ISSN Print: 1050-6934
Volumes:Volume 28, 2018 Volume 27, 2017 Volume 26, 2016 Volume 25, 2015 Volume 24, 2014 Volume 23, 2013 Volume 22, 2012 Volume 21, 2011 Volume 20, 2010 Volume 19, 2009 Volume 18, 2008 Volume 17, 2007 Volume 16, 2006 Volume 15, 2005 Volume 14, 2004 Volume 13, 2003 Volume 12, 2002 Volume 11, 2001 Volume 10, 2000
Journal of Long-Term Effects of Medical Implants
Abstract of "Epistemic Humility and Medical Practice"
Philosophy Department, Indiana University Purdue University
There is a great deal said and written about the appropriate domain of medical practice, the best grounds for standards of practice, and the most effective organization of medical practice; and these perspectives do not always agree and regularly contradict one another. In this presentation, I will provide some preliminary insights into how to distinguish between legitimate and illegitimate claims about how medicine should be practiced, how medical practice should be organized, and the best standards of practice. According to the framework I outline, the legitimate claims in medical practice are cast as medical science and the overreaching claims as medical pseudo science. Failure to follow this framework risks the ethical practice of medicine by undermining informed consent, subjecting patients to unknown risks with unknown benefits, and undermining the good practice patterns of physicians.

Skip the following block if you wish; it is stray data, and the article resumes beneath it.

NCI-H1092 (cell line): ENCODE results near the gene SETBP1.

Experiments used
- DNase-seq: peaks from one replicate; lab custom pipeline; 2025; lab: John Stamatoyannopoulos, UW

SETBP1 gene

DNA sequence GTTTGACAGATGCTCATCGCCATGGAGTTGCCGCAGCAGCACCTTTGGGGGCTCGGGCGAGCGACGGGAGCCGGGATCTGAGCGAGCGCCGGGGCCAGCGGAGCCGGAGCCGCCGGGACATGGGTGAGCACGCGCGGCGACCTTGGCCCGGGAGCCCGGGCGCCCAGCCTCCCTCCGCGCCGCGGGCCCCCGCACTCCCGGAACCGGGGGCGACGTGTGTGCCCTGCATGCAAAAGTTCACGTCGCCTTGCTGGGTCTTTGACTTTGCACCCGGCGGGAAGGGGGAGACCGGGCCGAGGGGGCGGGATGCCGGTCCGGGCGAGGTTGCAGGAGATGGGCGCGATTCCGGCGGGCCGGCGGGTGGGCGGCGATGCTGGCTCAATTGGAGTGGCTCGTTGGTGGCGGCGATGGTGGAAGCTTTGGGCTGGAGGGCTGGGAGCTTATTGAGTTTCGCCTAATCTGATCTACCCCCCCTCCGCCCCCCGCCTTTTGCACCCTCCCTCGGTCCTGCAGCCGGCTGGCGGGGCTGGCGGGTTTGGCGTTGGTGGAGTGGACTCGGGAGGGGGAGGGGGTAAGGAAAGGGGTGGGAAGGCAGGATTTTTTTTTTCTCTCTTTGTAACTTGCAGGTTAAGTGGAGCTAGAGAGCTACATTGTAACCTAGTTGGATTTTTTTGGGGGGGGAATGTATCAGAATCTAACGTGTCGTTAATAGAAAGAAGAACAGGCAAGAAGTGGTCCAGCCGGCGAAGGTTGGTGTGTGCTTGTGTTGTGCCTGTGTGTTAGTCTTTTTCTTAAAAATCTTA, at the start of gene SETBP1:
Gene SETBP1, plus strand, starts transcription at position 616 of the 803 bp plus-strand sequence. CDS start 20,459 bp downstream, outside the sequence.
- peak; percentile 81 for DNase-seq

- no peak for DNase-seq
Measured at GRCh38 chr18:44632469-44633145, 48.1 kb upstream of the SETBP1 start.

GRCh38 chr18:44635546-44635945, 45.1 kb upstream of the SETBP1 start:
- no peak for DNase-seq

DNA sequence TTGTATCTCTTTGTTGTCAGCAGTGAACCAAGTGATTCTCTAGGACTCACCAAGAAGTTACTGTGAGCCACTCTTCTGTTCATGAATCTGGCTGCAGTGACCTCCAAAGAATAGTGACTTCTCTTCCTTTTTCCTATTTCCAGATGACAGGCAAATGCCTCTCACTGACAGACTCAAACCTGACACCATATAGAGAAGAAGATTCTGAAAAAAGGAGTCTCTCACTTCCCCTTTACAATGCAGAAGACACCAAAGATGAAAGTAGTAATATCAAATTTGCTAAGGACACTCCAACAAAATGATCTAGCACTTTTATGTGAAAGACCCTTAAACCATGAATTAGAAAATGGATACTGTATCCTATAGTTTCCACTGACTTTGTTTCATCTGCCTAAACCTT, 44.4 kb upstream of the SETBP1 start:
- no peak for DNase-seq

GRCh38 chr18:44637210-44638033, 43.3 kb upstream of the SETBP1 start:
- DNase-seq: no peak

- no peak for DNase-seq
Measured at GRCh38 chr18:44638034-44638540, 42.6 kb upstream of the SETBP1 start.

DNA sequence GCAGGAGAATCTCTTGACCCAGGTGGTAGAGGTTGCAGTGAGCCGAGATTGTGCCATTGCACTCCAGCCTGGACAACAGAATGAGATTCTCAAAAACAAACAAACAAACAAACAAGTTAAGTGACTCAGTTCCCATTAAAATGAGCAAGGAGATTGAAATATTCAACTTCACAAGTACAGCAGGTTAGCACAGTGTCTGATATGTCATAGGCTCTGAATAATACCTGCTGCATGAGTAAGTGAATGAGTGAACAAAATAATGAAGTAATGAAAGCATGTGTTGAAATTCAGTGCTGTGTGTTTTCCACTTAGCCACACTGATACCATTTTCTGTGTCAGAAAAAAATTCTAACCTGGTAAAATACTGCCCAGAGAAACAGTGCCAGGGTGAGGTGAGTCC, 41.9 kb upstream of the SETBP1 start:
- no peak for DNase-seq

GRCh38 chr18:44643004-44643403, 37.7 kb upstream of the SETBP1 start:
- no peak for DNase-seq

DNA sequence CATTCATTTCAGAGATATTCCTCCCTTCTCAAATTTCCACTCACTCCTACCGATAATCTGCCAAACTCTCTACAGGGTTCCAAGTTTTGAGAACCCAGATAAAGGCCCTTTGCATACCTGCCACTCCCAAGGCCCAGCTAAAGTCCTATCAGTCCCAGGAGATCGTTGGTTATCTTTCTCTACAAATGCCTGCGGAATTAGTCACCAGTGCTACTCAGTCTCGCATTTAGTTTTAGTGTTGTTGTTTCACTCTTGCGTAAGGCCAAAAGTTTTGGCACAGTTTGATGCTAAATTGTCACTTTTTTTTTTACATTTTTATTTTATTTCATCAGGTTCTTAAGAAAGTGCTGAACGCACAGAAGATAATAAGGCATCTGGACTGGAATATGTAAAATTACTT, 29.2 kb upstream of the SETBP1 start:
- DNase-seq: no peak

|Begell Digital Portal||Begell Digital Library||eBooks||Journals||References & Proceedings||Research Collections|